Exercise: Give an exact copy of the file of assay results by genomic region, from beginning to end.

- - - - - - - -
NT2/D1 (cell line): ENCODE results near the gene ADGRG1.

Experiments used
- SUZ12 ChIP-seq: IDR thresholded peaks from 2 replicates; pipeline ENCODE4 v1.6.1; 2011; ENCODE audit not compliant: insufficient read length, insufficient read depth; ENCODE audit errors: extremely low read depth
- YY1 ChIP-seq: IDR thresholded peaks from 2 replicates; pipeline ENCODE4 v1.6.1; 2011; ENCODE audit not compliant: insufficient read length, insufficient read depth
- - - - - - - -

NT2/D1 (cell line): ENCODE results near the gene ADGRG1.

Experiments used
- SUZ12 ChIP-seq: IDR thresholded peaks from 2 replicates; pipeline ENCODE4 v1.6.1; 2011; ENCODE audit not compliant: insufficient read length, insufficient read depth; ENCODE audit errors: extremely low read depth
- YY1 ChIP-seq: IDR thresholded peaks from 2 replicates; pipeline ENCODE4 v1.6.1; 2011; ENCODE audit not compliant: insufficient read length, insufficient read depth